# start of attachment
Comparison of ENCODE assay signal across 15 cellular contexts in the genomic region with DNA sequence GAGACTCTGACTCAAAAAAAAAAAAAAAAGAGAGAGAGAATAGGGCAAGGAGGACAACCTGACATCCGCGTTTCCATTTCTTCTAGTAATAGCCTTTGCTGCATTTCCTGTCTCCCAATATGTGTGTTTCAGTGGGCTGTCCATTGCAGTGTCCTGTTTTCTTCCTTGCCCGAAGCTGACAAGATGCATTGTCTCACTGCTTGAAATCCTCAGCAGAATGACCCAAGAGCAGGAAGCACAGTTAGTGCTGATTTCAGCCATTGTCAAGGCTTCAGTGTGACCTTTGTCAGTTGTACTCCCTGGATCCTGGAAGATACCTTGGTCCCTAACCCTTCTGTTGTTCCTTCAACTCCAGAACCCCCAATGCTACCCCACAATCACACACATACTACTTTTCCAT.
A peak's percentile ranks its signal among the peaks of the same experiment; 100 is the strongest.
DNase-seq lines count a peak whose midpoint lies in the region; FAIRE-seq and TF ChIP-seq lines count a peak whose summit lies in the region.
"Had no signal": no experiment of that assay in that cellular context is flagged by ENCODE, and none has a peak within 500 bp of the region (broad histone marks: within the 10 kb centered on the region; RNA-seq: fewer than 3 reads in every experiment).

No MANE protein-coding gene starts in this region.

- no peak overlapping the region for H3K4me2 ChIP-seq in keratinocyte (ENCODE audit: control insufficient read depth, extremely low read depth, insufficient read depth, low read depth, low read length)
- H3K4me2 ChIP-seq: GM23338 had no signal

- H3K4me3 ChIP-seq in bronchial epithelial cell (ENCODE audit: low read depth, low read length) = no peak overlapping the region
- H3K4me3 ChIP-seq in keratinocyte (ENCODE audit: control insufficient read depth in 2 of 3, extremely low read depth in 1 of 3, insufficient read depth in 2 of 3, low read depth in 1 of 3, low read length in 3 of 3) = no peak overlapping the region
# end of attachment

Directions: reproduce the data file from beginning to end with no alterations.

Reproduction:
Comparison of ENCODE assay signal across 15 cellular contexts in the genomic region with DNA sequence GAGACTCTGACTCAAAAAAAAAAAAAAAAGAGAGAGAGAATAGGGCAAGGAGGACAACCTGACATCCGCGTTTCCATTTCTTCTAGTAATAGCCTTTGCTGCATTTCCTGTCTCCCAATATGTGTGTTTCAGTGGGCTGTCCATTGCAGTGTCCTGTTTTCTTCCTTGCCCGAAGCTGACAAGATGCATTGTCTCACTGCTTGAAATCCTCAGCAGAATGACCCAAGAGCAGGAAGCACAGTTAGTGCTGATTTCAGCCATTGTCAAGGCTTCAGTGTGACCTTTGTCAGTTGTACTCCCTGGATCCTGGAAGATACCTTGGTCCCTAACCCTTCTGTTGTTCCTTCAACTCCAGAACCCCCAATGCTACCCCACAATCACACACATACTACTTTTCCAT.
A peak's percentile ranks its signal among the peaks of the same experiment; 100 is the strongest.
DNase-seq lines count a peak whose midpoint lies in the region; FAIRE-seq and TF ChIP-seq lines count a peak whose summit lies in the region.
"Had no signal": no experiment of that assay in that cellular context is flagged by ENCODE, and none has a peak within 500 bp of the region (broad histone marks: within the 10 kb centered on the region; RNA-seq: fewer than 3 reads in every experiment).

No MANE protein-coding gene starts in this region.

- no peak overlapping the region for H3K4me2 ChIP-seq in keratinocyte (ENCODE audit: control insufficient read depth, extremely low read depth, insufficient read depth, low read depth, low read length)
- H3K4me2 ChIP-seq: GM23338 had no signal

- H3K4me3 ChIP-seq in bronchial epithelial cell (ENCODE audit: low read depth, low read length) = no peak overlapping the region
- H3K4me3 ChIP-seq in keratinocyte (ENCODE audit: control insufficient read depth in 2 of 3, extremely low read depth in 1 of 3, insufficient read depth in 2 of 3, low read depth in 1 of 3, low read length in 3 of 3) = no peak overlapping the region